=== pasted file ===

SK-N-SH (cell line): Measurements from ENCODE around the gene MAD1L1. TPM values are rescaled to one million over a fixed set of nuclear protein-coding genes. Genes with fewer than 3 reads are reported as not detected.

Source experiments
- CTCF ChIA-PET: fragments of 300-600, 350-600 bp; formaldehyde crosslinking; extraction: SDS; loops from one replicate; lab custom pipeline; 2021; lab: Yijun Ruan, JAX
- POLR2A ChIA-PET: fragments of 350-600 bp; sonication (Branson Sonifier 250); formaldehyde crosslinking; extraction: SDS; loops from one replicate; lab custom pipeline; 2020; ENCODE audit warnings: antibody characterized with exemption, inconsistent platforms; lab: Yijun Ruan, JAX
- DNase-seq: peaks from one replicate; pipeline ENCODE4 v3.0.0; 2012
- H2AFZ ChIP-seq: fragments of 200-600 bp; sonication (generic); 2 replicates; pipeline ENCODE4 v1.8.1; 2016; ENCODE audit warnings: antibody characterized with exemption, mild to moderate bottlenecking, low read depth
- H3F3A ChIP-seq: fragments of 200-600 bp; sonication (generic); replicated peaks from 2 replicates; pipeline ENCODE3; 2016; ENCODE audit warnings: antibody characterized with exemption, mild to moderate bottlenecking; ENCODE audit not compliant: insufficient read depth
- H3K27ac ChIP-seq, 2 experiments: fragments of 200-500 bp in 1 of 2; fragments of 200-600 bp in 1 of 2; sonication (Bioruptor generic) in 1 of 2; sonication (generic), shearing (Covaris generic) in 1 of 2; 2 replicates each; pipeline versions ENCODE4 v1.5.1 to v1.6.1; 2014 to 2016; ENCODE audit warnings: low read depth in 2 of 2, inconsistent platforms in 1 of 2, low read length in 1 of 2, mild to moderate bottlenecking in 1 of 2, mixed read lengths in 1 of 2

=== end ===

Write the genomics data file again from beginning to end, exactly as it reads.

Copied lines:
SK-N-SH (cell line): Measurements from ENCODE around the gene MAD1L1. TPM values are rescaled to one million over a fixed set of nuclear protein-coding genes. Genes with fewer than 3 reads are reported as not detected.

Source experiments
- CTCF ChIA-PET: fragments of 300-600, 350-600 bp; formaldehyde crosslinking; extraction: SDS; loops from one replicate; lab custom pipeline; 2021; lab: Yijun Ruan, JAX
- POLR2A ChIA-PET: fragments of 350-600 bp; sonication (Branson Sonifier 250); formaldehyde crosslinking; extraction: SDS; loops from one replicate; lab custom pipeline; 2020; ENCODE audit warnings: antibody characterized with exemption, inconsistent platforms; lab: Yijun Ruan, JAX
- DNase-seq: peaks from one replicate; pipeline ENCODE4 v3.0.0; 2012
- H2AFZ ChIP-seq: fragments of 200-600 bp; sonication (generic); 2 replicates; pipeline ENCODE4 v1.8.1; 2016; ENCODE audit warnings: antibody characterized with exemption, mild to moderate bottlenecking, low read depth
- H3F3A ChIP-seq: fragments of 200-600 bp; sonication (generic); replicated peaks from 2 replicates; pipeline ENCODE3; 2016; ENCODE audit warnings: antibody characterized with exemption, mild to moderate bottlenecking; ENCODE audit not compliant: insufficient read depth
- H3K27ac ChIP-seq, 2 experiments: fragments of 200-500 bp in 1 of 2; fragments of 200-600 bp in 1 of 2; sonication (Bioruptor generic) in 1 of 2; sonication (generic), shearing (Covaris generic) in 1 of 2; 2 replicates each; pipeline versions ENCODE4 v1.5.1 to v1.6.1; 2014 to 2016; ENCODE audit warnings: low read depth in 2 of 2, inconsistent platforms in 1 of 2, low read length in 1 of 2, mild to moderate bottlenecking in 1 of 2, mixed read lengths in 1 of 2